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We do not, we may say, suggest that wars are of necessity waged with entire moral unscrupulousness. There have been few great wars that have not been distinguished by many acts of chivalry and humanity. Ideal rules of behaviour exist, and the finest type of soldier would almost rather lose a battle than offend against them. Great soldiers have in many instances acted as though they were the trustees of the tradition of chivalry as well as of their country’s safety. When the British Admiralty rejected Cochrane’s invention of poison gas, they did so in the belief that considerations of humanity had to be taken into account as well as considerations of victory.

The history of war owes much of its romantic interest to the fact that so many soldiers have believed it possible to be “clean” as well as victorious fighters. At the same time, there are not many examples of nations fighting for their lives who have deliberately given their enemies an advantage through chivalry. The so-called humanising of war – which has been greatly exaggerated in the interests of that large mass of human beings who are at once sentimental and bellicose – probably had its origin in a desire for mutual advantage. The sparing of prisoners’ lives, the prohibition of dum-dum bullets, and such things, are the result of a bargain, which remains effective only so long as both sides stick to it. Our ancestors probably thought they had invented a permanent code of honour for fighting men.

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But most of their code has been swept away by the necessity of victory. They were shocked by the notion of night-surprises, by the notion of field-artillery, by the notion of taking cover. They despised even the idea that a soldier could wish to hide himself from his enemy by dressing in khaki instead of scarlet. They wished not only to win but to win in style. As soon, however, as it became clear that adherence to the old ways would merely result in our losing in style, we altered our code and sought not honour but victory. Similarly, in the last war, we stood out as long as we could against the unrestricted use of the aeroplane and the submarine and against the use of poison gas. But before the war was over, it had become an aeroplane-submarine-and-poison-gas war, and everybody was engaged in doing the things for which we had denounced the Germans as fiends a few months before. As a matter of fact, it may be doubted whether any power, situated as Germany was, would have refrained from using the weapons that Germany used. We do not mean that Germany’s ruthless use of new weapons was ultimately effective, but it was such as statesmen in almost any country would expect to be effective. Germany’s ruthlessness probably helped to lose the war for her, by intensifying the opposition to her in her enemies.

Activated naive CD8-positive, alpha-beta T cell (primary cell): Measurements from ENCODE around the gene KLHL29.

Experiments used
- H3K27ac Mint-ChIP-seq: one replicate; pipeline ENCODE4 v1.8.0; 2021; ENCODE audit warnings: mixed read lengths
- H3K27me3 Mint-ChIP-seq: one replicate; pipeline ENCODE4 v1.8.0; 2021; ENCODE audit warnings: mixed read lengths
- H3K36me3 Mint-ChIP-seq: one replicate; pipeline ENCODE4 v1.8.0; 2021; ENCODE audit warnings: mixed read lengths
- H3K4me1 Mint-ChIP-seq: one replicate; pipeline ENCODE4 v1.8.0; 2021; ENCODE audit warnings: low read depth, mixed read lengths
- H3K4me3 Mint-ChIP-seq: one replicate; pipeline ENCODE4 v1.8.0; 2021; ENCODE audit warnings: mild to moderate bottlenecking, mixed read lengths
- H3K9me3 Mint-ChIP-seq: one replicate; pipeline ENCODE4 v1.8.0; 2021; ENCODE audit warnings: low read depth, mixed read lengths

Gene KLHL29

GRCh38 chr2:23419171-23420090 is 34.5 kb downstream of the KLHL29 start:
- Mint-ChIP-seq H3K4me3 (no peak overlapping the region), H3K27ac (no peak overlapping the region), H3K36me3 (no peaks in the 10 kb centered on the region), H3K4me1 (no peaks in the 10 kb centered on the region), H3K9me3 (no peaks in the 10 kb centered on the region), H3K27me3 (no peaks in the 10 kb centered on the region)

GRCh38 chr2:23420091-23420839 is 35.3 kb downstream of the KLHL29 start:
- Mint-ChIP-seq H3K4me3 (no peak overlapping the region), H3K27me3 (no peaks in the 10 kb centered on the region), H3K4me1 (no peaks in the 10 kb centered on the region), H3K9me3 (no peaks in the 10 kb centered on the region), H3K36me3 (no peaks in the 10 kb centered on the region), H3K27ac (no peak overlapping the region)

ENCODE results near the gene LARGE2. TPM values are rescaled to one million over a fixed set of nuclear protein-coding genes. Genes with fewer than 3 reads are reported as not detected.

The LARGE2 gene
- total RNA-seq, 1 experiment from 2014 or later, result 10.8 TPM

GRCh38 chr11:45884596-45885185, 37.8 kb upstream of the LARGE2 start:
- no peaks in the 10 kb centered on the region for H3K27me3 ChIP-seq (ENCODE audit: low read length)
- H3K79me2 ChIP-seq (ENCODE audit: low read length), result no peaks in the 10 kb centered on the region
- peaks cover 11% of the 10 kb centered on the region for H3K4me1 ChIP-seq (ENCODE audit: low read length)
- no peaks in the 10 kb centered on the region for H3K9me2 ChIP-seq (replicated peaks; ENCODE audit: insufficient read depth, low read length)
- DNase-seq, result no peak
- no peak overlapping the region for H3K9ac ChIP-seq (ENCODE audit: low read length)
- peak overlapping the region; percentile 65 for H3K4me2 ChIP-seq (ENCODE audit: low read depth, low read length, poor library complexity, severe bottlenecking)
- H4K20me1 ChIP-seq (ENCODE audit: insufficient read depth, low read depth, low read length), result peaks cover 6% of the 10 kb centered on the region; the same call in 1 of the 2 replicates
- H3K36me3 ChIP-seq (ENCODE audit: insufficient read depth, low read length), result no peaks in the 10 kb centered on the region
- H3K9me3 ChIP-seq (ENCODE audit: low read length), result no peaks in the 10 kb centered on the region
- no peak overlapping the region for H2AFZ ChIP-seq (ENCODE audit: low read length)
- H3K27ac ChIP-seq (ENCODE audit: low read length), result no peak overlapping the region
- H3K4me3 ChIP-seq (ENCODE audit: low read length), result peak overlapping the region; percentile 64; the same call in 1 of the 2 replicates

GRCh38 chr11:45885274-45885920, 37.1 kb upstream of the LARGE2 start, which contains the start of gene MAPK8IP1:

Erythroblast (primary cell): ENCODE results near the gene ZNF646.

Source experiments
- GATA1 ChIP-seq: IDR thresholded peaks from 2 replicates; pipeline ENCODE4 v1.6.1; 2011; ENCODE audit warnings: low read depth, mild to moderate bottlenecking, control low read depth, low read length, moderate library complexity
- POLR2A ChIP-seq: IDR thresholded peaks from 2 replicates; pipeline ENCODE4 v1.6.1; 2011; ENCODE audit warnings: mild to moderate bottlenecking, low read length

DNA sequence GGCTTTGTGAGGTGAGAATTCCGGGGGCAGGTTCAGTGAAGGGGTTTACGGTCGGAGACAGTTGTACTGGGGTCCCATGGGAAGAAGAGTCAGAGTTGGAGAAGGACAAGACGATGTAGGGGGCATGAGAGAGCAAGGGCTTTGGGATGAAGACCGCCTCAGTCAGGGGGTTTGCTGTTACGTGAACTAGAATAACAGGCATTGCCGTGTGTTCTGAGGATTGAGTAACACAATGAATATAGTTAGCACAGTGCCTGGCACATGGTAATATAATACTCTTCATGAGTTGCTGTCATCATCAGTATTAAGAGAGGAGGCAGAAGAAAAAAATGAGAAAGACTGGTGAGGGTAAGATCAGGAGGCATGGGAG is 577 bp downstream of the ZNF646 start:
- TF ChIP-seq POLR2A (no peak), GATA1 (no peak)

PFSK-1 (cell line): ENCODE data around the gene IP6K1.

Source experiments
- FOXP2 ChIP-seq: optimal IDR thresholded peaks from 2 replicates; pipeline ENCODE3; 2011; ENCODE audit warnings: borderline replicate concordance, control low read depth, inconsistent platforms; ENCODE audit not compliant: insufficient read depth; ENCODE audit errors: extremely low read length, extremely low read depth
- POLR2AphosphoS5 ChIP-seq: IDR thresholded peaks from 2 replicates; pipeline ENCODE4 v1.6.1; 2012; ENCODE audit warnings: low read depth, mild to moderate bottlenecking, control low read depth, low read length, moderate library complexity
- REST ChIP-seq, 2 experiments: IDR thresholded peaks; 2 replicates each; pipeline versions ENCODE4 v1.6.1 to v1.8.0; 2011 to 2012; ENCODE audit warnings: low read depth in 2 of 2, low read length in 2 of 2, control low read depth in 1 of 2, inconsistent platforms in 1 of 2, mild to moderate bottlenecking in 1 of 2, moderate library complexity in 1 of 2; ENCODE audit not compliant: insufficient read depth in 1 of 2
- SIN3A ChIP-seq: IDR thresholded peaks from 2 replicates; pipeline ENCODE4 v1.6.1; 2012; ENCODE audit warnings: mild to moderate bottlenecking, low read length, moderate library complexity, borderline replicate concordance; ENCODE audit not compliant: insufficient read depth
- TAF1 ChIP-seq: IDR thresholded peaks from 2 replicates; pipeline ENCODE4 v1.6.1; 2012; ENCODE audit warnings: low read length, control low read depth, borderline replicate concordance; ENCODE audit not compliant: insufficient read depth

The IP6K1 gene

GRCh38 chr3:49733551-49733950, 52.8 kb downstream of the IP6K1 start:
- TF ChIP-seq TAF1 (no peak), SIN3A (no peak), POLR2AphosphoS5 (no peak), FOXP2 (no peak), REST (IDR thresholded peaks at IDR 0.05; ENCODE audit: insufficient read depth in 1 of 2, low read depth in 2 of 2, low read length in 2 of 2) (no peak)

At the same time, had we been in Germany’s place, it is easy to conceive how longingly we might have looked to unrestricted submarine warfare as a speedy way out of our difficulties. Germany, threatened with one sort of blockade, had no alternative but to attempt the forbidden sort of blockade on her side. She could not meet the Allies on the surface of the sea, and so she dreamed of defeating them under the sea. She had not their naval weapon, but she had a weapon of her own that she thought might be an effective counterpart to it. She had her back to the wall, anyhow, and she was not going to admit defeat until she had made trial of her submarine blockade. No doubt it was against all the rules. It was a defiance both of Christianity and of custom. As it turned out, it was exceedingly unwise to make use of this weapon, and it ultimately brought America on the scene with a pair of handcuffs. But the temptation to use the weapon must to any nation so circumstanced have been all but irresistible. Those who have their backs to the wall seldom have much respect for the rules.